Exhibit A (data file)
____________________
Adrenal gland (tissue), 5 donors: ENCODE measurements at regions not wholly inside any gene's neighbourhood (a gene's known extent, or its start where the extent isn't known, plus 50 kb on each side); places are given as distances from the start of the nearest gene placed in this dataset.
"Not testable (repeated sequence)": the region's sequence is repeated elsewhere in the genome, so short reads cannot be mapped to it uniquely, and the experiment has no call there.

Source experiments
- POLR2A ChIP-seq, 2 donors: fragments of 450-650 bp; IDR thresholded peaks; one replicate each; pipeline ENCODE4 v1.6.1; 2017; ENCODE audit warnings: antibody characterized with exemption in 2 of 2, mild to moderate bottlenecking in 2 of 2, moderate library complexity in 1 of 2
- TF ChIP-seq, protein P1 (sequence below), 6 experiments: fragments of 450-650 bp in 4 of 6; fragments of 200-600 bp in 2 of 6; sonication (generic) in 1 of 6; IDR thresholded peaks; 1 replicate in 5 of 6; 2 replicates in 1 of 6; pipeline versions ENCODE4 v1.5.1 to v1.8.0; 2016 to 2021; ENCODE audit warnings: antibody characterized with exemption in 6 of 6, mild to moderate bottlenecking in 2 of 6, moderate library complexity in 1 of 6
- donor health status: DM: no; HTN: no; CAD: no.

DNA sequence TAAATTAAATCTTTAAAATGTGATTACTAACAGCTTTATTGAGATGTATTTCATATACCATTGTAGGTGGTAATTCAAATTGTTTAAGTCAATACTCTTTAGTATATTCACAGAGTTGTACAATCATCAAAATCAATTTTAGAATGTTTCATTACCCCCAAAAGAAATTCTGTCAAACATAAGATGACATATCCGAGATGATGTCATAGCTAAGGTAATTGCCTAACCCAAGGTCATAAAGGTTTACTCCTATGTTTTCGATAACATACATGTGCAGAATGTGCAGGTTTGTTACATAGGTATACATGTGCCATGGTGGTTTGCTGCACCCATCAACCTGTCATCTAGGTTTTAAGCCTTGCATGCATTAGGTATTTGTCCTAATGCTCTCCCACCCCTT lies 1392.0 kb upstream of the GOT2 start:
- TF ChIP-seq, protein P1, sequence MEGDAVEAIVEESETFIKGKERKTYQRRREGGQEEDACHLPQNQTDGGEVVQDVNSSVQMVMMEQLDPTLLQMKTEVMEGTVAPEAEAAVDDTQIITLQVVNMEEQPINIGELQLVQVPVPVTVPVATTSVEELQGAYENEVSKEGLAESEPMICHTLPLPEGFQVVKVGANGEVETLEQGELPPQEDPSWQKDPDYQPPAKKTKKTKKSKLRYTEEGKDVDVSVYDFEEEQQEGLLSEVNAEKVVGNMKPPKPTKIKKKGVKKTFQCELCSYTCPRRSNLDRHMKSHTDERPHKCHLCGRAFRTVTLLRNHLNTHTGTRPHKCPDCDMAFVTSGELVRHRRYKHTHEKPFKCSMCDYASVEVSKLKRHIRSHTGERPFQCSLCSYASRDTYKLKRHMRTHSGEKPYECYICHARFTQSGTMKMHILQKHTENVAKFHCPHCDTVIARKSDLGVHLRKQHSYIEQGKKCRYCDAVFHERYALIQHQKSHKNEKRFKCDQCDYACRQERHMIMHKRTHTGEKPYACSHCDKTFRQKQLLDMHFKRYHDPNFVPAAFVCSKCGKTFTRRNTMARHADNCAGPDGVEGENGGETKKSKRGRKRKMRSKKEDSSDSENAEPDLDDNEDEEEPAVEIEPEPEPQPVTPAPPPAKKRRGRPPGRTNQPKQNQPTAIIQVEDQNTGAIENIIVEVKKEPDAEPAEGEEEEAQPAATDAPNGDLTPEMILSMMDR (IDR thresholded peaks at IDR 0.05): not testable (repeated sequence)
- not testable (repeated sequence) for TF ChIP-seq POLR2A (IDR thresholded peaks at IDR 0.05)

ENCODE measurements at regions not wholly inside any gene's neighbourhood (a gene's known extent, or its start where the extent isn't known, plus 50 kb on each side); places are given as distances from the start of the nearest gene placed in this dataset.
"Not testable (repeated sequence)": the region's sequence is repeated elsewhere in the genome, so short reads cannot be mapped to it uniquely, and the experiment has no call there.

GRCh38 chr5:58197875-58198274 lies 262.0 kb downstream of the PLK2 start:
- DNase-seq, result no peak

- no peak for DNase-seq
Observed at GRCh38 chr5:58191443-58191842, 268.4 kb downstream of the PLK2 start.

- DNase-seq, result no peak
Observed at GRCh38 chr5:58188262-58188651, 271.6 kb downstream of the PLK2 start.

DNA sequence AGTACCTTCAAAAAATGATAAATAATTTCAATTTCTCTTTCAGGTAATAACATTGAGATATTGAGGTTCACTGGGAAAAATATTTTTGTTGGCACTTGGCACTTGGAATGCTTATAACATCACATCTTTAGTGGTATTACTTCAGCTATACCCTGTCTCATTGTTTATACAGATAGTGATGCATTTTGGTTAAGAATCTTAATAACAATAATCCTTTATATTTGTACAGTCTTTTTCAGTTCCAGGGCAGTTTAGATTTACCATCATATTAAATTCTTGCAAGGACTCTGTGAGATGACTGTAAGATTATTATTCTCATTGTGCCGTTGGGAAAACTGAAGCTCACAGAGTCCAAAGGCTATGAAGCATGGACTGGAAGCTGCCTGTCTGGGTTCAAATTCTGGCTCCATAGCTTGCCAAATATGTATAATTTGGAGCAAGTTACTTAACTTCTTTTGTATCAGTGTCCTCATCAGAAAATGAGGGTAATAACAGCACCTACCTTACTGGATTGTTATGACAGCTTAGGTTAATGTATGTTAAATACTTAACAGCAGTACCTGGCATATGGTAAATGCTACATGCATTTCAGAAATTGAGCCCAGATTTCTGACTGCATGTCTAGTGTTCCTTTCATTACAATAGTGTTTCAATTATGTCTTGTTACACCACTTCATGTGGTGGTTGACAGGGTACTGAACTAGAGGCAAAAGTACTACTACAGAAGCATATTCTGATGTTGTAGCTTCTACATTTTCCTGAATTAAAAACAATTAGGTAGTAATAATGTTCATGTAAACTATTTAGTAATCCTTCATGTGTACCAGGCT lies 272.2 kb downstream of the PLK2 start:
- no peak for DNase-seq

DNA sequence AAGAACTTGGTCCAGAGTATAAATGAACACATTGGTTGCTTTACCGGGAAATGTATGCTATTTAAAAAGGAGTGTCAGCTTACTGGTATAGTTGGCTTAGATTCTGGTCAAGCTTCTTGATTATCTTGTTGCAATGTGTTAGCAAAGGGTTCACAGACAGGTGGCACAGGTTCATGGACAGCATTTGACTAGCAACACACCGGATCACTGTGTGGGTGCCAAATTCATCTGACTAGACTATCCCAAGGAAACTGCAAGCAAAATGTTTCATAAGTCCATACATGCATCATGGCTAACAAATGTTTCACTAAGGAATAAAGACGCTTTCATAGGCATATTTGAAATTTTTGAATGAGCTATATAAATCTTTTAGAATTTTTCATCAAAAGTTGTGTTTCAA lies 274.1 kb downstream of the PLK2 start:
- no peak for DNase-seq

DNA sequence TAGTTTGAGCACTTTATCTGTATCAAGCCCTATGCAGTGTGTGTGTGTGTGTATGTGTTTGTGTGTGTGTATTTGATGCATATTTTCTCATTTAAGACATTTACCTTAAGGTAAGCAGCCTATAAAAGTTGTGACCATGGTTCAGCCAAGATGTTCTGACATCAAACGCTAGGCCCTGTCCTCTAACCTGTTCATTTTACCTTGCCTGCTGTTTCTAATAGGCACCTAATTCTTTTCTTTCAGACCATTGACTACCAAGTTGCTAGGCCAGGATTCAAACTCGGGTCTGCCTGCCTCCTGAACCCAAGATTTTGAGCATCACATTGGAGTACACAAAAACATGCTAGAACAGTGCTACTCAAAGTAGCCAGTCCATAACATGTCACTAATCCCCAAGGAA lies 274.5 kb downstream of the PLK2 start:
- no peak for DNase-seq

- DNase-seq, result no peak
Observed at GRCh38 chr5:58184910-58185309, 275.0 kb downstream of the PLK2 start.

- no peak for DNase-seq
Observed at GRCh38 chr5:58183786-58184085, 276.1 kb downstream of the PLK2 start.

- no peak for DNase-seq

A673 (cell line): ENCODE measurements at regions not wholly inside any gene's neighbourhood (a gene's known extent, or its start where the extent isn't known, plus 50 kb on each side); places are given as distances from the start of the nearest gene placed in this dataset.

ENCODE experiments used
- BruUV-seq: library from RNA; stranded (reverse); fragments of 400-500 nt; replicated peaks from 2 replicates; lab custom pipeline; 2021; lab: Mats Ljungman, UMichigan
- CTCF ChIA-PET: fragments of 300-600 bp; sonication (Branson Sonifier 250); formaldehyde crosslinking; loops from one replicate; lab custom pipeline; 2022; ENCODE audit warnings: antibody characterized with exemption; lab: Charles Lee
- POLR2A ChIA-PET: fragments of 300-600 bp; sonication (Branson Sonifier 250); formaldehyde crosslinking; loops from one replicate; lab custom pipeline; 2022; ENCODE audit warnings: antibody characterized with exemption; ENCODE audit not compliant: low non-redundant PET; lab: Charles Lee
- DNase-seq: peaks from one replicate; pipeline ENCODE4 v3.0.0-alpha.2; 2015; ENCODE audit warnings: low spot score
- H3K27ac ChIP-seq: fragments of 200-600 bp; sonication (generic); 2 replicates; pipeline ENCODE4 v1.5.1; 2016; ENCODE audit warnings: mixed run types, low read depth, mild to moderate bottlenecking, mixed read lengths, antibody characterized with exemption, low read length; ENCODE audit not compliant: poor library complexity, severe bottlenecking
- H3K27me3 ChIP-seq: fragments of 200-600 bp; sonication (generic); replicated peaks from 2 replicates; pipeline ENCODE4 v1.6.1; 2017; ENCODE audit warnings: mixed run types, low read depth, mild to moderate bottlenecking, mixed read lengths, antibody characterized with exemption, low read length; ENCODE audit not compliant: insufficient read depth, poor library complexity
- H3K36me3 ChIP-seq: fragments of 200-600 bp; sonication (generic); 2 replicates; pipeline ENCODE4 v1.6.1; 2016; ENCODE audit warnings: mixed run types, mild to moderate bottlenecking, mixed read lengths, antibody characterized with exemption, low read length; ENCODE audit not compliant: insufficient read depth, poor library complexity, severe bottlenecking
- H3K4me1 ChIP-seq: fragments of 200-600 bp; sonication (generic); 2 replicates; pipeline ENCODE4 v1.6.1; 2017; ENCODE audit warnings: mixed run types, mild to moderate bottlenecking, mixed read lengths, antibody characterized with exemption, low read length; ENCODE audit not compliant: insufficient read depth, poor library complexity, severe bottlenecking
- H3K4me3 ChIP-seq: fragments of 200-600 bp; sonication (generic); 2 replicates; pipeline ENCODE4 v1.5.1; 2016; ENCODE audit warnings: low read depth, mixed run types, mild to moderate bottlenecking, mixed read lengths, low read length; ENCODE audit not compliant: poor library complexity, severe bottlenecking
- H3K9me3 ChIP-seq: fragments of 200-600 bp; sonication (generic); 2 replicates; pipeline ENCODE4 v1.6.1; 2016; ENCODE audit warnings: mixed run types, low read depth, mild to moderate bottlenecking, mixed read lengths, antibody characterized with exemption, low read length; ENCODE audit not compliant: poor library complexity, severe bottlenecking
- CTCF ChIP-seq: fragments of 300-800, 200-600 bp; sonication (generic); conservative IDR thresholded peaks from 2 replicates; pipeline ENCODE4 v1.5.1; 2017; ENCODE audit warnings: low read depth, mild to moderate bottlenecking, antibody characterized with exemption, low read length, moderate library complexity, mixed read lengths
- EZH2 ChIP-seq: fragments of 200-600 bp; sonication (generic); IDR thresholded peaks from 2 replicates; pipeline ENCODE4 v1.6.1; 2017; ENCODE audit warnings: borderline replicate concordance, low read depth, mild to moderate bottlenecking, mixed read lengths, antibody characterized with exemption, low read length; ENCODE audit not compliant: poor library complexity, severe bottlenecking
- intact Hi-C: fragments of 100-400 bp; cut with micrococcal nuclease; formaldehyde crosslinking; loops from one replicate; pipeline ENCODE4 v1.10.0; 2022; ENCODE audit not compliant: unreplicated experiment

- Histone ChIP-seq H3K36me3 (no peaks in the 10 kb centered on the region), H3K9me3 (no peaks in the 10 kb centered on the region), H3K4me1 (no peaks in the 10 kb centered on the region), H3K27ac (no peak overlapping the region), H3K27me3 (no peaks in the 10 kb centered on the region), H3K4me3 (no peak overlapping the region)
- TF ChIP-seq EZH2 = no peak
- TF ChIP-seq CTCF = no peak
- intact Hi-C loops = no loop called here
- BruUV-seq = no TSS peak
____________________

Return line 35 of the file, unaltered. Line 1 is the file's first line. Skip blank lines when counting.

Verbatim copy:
- H3K27ac ChIP-seq: fragments of 200-600 bp; sonication (generic); 2 replicates; pipeline ENCODE4 v1.5.1; 2016; ENCODE audit warnings: mixed run types, low read depth, mild to moderate bottlenecking, mixed read lengths, antibody characterized with exemption, low read length; ENCODE audit not compliant: poor library complexity, severe bottlenecking